the surrounding country. And such it really is. The Rev. Peter Whitney, in his History of Worcester
    County. 1793, says, "From the highest places there is a large and variegated prospect. From
    these heights may be seen the Wachusett and Monadnock Mountains, and also the hill south of
    Boston" (Milton Blue Hill). Whoever will visit these easily accessible heights, and survey the vast
    landscapes, can hardly fail thenceforth to admire the aboriginal name, Magomiscock. The old
    records spell this name rather barbarously in half a dozen different ways, but I believe I have given
    its best orthography.

    Whether the name of our prominent eminence, called Bear Hill, is of Indian or English origin, is
    uncertain. It obviously indicates a haunt for bears in olden times. Though I have found nothing in
    the records relating to the derivation of the name, it seems probable to me that it originated with
    the Indians. They called the bear, in their language, moshq. Therefore, if they gave name to this
    hill, it would be Moshcock. This would not be a bad exchange to make, if our people so choose.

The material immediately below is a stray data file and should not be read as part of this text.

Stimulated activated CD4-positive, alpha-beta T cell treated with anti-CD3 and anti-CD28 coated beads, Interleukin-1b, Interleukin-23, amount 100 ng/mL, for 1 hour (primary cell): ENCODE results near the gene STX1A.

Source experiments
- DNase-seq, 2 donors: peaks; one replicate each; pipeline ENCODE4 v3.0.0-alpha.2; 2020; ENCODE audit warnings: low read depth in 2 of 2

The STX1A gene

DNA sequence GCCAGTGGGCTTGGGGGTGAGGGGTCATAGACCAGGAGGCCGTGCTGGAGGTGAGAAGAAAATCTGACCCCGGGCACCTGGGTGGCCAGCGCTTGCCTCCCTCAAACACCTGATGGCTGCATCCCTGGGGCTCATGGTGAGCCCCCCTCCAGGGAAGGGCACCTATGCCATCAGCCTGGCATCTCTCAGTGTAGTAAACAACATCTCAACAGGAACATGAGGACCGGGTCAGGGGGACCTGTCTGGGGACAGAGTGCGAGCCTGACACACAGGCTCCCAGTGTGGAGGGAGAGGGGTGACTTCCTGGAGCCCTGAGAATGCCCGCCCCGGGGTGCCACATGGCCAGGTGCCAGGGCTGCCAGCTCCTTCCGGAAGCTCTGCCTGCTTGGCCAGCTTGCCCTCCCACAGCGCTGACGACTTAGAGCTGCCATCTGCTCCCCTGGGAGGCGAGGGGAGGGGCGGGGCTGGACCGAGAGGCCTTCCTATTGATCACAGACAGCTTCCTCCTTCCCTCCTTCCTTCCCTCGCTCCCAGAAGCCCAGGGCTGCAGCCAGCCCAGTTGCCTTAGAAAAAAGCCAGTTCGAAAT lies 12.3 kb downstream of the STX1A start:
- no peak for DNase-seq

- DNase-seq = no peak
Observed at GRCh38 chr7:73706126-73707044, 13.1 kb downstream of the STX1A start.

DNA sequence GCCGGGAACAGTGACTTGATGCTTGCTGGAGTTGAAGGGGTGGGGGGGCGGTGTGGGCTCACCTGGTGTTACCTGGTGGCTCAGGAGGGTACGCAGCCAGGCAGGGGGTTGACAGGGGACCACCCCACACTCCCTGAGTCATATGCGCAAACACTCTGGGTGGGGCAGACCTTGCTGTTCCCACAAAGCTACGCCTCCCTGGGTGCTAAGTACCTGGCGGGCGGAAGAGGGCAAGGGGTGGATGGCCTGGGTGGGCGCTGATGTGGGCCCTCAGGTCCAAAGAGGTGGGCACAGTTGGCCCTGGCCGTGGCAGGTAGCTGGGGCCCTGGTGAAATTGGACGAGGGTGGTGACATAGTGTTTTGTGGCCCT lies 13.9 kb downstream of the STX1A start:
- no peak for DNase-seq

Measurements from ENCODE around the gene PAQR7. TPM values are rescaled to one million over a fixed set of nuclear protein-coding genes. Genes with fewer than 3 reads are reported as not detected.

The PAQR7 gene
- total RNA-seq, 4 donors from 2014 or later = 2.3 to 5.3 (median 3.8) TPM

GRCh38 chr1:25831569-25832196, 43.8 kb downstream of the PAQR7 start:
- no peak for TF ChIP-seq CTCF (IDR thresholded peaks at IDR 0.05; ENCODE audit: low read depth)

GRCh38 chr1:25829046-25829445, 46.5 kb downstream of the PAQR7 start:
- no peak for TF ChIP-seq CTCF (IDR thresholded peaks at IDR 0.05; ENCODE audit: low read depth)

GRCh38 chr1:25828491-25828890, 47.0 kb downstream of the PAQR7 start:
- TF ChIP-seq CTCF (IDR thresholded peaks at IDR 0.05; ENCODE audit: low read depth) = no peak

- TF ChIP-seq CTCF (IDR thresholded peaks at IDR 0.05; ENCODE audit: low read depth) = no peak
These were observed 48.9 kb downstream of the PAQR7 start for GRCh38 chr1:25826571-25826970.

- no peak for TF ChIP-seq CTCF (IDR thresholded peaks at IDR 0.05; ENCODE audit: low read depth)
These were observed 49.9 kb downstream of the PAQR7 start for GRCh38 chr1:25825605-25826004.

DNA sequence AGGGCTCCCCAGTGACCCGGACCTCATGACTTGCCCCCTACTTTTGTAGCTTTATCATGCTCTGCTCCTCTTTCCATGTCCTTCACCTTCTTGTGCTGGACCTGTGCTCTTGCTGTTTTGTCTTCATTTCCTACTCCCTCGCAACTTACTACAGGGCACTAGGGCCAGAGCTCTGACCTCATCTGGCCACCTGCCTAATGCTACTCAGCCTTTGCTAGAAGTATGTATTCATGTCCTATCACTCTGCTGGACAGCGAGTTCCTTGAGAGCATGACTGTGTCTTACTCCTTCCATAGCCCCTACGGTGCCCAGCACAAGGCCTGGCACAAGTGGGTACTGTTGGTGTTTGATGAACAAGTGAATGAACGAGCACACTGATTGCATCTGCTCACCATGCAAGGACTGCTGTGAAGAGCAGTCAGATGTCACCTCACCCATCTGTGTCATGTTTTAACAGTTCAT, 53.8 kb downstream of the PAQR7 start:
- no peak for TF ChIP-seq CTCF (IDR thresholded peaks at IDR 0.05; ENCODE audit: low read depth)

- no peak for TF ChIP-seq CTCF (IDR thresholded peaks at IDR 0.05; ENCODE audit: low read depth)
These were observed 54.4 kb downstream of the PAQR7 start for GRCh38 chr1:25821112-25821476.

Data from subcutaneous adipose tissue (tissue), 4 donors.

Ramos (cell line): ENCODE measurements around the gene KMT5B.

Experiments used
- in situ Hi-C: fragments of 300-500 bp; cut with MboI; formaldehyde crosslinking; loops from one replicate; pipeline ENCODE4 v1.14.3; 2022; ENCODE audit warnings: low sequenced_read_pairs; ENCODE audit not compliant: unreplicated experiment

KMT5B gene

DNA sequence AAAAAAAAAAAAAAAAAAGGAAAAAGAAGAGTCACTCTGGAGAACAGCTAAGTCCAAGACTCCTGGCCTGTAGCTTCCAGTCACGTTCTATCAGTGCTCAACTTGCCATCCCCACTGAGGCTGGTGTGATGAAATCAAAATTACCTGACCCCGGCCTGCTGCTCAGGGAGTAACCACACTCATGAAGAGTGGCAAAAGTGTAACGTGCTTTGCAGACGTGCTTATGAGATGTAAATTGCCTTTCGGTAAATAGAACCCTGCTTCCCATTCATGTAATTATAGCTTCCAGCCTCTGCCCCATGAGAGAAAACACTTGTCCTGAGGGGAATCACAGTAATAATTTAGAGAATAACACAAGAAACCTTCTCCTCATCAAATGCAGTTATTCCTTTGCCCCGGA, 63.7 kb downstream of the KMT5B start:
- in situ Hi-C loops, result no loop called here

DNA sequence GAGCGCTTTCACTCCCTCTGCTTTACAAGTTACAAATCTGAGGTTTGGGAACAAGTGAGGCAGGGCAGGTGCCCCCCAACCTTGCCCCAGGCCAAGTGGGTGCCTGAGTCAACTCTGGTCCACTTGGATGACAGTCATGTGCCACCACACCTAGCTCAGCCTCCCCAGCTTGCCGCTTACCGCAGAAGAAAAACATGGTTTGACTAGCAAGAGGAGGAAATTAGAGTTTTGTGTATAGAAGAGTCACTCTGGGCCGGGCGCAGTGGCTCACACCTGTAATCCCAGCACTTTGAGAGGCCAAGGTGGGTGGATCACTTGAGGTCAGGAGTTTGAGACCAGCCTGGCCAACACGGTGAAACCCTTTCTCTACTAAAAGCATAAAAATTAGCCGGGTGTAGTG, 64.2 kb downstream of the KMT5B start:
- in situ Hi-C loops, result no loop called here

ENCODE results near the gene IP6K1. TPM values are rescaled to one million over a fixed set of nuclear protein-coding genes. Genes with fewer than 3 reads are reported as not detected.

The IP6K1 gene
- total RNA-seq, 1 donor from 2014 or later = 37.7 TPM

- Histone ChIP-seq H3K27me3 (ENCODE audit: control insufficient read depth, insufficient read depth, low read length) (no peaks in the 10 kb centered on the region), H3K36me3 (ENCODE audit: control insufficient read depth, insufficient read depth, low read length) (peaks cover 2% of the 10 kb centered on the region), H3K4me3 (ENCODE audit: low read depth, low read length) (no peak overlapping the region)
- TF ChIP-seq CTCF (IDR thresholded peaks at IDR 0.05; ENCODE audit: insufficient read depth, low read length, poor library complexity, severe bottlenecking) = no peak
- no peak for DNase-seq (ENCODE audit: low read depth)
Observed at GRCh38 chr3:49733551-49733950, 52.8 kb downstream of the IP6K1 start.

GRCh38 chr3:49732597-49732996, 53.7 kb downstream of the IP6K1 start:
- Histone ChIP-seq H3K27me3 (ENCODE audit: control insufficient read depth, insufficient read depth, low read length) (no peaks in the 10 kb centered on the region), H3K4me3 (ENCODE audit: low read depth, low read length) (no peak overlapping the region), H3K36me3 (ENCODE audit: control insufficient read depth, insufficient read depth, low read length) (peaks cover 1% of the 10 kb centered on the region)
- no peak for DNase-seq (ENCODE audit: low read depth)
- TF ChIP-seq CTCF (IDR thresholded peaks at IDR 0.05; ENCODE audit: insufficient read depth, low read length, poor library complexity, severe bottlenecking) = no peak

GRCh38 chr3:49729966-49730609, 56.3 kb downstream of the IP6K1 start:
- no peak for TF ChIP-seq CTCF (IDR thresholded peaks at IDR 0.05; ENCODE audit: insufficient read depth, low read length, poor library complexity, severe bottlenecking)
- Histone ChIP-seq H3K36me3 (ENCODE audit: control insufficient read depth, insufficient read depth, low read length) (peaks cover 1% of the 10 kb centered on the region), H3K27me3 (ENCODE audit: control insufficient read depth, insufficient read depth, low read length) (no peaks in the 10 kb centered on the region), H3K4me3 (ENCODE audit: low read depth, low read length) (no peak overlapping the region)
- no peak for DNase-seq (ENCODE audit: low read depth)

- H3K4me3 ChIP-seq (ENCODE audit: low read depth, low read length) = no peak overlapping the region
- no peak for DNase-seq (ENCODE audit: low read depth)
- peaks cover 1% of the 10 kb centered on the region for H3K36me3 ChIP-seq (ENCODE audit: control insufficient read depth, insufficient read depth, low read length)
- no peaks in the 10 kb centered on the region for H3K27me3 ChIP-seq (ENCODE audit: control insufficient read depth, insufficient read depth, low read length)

What other Indian names might be framed or conjectured, as applicable to natural objects within
    our territorial limits, I will not trouble myself to surmise. Having been misled by the gazetteers to
    assume that Wapowage was the Indian name of our township. I took considerable pains to
    ascertain its signification. In doing so, I at length got the information stated in Chapter I., that it
    belonged to Milford, Conn. So that matter ended. I have since directed my attention to the
    meaning of Nipmuck, alias Nipmook, etc. I find that the Narragansett language, and perhaps, with
    some variation, that of the Nipmucks, gives nips for ponds. I infer that it may denote not only
    ponds, but other collections of water, including moving streams. Hence the Nipmuck name would
    signify a country abounding with ponds and streams of water, — a remarkably well-watered
    country or land. This agrees aptly with the geographical facts. Hence, also, the name would fitly
    apply to the inhabitants, or tribe of people, dwelling on such general territory. The Blackstone
    River was originally called the Nipmuck River, because it arose in and flowed through the Nipmuck
    country. So the Nipmuck Pond in Mendon got its name from its aboriginal owners, who long held it
    in high estimation. Here I must close this chapter. That it will be as interesting to general readers
    as the collection and arrangement of its particulars have been to me. perhaps is more than I ought
    to expect. I have taken much pains to render it valuable to posterity, and can only hope that it will
    in some way repay its cost. At least, I seem to myself to have fairly prepared the way for a
    narration of the facts next in order. Adin Ballou, History of Milford, pp. 29 – 30.


    Recent death:

    Jean Mary (Young) Biggs, 82, Agawam, April 16, 2010, HHS 1946.

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The Country Club remains after the fire.